16. The system of extracting a two-dimensional centerline from each of the reference frames; and extracting the three-dimensional centerline model for each phase of the cardiac cycle from the two-dimensional centerlines and the projection matrices. 17. The system of 18. The system of Description This application claims the benefit of Provisional Application No. 61/172,402 filed on Apr. 24, 2009 in the United States Patent and Trademark Office, the contents of which are herein incorporated by reference in its entirety. 1. Technical Field The present invention relates to the automatic measurement of morphometric and motion parameters. 2. Discussion of Related Art Quantification of blood vessel morphology, e.g., measuring vessel diameter, branching angle, length, tortuosity, etc. has many applications in both diagnosis and therapy. The knowledge of theses parameters can help understanding the distribution of blood flow, diagnosis of diseases such as diabetes, hypertension, and arteriosclerosis, and can support decision making and planning of stent placement. In addition to morphometric parameters, the knowledge of the local motion pattern of the coronary tree can help the physician identify stenoses and is useful to support the diagnosis of pathologies, e.g., atherosclerosis. Several approaches for the extraction of a 3D/4D model have been addressed in the literature, e.g., by Blondel et al. and Lioa et al. These models have been used for visualization purposes. However, no known system or method exists for the automatic measurement of morphometric and motion parameters. According to an embodiment of the present disclosure, a method for automatic measurement of morphometric and motion parameters of a coronary target includes receiving input data corresponding to the coronary target, extracting reference frames from the input data corresponding to different phases of a cardiac cycle, extracting a three-dimensional centerline model for each phase of the cardiac cycle based on the references frames and projection matrices of the coronary target, tracking a motion of the coronary target through the phases based on the three-dimensional centerline models, and determining a measurement of morphologic and motion parameters of the coronary target based on the motion. According to an embodiment of the present disclosure, a system for automatic measurement of morphometric and motion parameters of a coronary target includes a memory device storing a plurality of instructions embodying the system and a processor for receiving input data corresponding to the coronary target and executing the plurality of instructions to perform a method. The method includes extracting reference frames from the input data corresponding to different phases of a cardiac cycle, extracting a three-dimensional centerline model for each phase of the cardiac cycle based on the references frames and projection matrices of the coronary target, tracking a motion of the coronary target through the phases based on the three-dimensional centerline models, and determining a measurement of morphologic and motion parameters of the coronary target based on the motion. Preferred embodiments of the present disclosure will be described below in more detail, with reference to the accompanying drawings: According to an embodiment of the present disclosure, a method and system are described for automatic measurement of morphometric and dynamic motion parameters of the coronary artery tree from a rotation X-ray angio sequence. Quantification of morphometric and motion parameters is done based on a set of projection images, where foreshortening effects substantially prevent direct measurement. Measurable morphometric parameters include branching angle, length, or tortuosity, whereas motion can be expressed in terms of relative displacement or velocity. According to an embodiment of the present disclosure, morphologic and motion parameters of a target are determined based on a 4D model. The 4D model is reconstructed based on rotational C-arm X-ray images, such as those obtained using the Siemens AXIOM-Artis C-arm system featuring a digital flat panel detector. An exemplary embodiment of the present disclosure is described in terms of a heart target and the treatment of coronary bifurcation lesions with drug-eluding stents. In the example, bifurcations are classified based on the angulation between branches—an angle <70 degrees indicates a Y-shaped lesion, >70 degrees a T-shaped lesion. This classification helps a physician to decide whether a stenting procedure is needed, and which type of stent to implant. In particular, due to the foreshortening effect in X-ray projection, imaging a reliable measurement of the bifurcation angle is difficult from a single projection. Furthermore, since the heart motion induces a change of these angles over a cardiac cycle, an accurate measurement requires different projections of the same cardiac phase. In addition to morphometric parameters, relevant time-dynamic information (motion parameters) may be extracted from the 4D coronary tree model. Measurable relevant motion parameters include, but are not limited to, displacement and velocity of various segments of the tree over the course of a cardiac cycle. According to an exemplary embodiment of the present disclosure, morphometric and motion parameters are determined based on a 4D model of the coronary artery tree. The 4D model is reconstructed based on rotational C-arm X-ray images. The method depicted in Referring to A 2D centerline extraction ( A 3D reconstruction ( Using 4D motion tracking ( According to an embodiment of the present disclosure, the 4D motion tracking According to an embodiment of the present disclosure, an external force is derived from gradient vector flow (GVF) determined from vessel enhancement filter responses (“vesselness”). GVF has superior capture range and convergence behavior over a regular gradient. GVF is also robust to noise perturbations, while 2D centerline extraction is sensitive to noise, rendering centerline-based methods unstable in noisy sequences. According to an embodiment of the present disclosure, motion models (rigid and affine) involving about 90 to 180 parameters are used. The 4D reconstruction method is able to handle structural perturbations (due to missing branches) and heavy image noise perturbations more stably. In the following description of the 4D motion tracking, a letter with a tilde means that it is in a homogeneous coordinate, Problem Formulation. Given a sequence of F X-ray images, I={I Deformation Models. According to an embodiment of the present disclosure, deformation of a coronary tree is modeled by two 3D parametric deformation models, e.g., rigid and affine. The affine model can capture the majority of the beating motion associated with the cardiac cycle. Both transformations can be represented by a compact 4×4 matrix T(θ), where θ is the vector of motion parameters. Forward and inverse mappings between T and θ are assumed understood. A 4D Coronary Tree Model. Then deformation from phase p−1 to p is Note that all points in a 3D model X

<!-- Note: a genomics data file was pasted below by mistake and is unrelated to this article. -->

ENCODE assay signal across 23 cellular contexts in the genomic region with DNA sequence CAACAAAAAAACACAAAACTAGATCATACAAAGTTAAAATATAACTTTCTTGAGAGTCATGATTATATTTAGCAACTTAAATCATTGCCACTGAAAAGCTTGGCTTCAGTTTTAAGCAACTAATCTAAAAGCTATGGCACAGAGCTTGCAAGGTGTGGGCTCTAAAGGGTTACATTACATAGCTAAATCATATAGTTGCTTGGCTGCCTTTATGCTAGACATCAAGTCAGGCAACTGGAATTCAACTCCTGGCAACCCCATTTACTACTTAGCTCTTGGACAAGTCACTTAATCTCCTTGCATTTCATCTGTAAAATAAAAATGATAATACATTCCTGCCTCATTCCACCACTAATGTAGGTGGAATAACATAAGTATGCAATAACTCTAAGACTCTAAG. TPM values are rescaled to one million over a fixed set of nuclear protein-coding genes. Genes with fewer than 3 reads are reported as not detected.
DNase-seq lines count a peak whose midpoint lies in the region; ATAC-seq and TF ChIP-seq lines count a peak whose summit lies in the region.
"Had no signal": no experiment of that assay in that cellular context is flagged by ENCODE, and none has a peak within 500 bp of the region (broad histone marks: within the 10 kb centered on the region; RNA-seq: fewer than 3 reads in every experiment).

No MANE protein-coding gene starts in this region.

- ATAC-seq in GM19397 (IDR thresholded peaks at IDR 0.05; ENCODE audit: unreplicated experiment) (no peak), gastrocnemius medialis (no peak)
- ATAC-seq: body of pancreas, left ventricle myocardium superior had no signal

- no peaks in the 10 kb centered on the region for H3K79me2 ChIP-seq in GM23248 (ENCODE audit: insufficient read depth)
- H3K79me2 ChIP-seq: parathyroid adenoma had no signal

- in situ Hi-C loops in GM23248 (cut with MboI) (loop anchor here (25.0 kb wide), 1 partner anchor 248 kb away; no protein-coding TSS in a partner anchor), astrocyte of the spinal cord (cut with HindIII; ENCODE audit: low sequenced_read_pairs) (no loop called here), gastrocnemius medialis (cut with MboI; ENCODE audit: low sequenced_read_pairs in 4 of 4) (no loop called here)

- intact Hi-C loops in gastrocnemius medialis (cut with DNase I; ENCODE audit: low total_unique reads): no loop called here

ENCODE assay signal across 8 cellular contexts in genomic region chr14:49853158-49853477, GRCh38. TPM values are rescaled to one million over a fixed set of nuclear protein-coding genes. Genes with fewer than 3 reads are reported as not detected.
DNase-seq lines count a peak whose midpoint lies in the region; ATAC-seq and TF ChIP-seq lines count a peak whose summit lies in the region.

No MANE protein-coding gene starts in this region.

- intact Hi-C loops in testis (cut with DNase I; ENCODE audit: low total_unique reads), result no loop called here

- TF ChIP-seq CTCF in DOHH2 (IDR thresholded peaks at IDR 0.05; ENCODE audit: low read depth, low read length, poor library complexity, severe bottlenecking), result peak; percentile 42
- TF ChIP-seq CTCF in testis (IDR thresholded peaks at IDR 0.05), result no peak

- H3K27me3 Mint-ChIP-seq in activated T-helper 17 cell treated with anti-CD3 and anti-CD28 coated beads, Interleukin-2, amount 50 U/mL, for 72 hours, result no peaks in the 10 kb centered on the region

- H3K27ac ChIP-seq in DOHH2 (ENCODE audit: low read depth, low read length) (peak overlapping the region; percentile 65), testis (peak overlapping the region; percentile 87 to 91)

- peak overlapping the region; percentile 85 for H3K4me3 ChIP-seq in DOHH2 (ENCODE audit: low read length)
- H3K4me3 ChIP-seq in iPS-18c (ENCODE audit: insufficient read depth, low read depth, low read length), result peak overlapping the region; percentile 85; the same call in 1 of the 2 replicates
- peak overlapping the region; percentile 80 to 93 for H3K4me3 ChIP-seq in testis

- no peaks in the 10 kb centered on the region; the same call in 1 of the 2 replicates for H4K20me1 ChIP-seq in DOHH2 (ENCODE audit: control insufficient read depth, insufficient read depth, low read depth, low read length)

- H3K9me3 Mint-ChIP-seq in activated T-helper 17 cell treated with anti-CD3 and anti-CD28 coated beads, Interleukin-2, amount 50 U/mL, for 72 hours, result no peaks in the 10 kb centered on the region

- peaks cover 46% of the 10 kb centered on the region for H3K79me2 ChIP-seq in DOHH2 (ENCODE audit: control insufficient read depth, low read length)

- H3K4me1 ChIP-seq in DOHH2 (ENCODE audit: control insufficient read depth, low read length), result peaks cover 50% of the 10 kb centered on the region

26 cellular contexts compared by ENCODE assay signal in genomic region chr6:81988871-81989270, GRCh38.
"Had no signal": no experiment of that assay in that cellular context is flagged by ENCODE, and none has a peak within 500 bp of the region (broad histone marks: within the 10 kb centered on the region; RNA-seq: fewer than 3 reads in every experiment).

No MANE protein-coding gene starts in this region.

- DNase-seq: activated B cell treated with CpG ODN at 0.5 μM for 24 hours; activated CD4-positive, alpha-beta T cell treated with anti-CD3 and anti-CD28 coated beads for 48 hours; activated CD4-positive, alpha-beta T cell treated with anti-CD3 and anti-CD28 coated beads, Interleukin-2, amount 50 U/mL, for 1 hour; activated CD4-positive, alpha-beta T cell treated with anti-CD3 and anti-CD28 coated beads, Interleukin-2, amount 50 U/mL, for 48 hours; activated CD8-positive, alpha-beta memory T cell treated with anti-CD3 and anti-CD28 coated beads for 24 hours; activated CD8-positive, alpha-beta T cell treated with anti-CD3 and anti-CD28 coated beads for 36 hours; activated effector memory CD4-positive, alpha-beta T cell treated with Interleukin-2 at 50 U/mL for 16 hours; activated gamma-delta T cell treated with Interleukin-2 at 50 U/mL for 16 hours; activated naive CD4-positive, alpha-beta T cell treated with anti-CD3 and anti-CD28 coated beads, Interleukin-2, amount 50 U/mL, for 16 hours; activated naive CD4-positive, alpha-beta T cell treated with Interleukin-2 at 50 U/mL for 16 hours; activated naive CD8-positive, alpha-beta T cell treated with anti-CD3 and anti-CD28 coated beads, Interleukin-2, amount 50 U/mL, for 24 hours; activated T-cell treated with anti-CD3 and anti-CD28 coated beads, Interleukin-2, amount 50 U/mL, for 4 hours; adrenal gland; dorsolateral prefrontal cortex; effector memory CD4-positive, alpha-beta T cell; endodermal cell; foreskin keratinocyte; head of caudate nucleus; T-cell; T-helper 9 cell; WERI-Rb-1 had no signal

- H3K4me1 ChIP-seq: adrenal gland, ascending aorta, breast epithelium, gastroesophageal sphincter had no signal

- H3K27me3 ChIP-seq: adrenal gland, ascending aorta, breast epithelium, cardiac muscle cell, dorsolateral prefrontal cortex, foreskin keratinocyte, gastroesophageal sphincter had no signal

where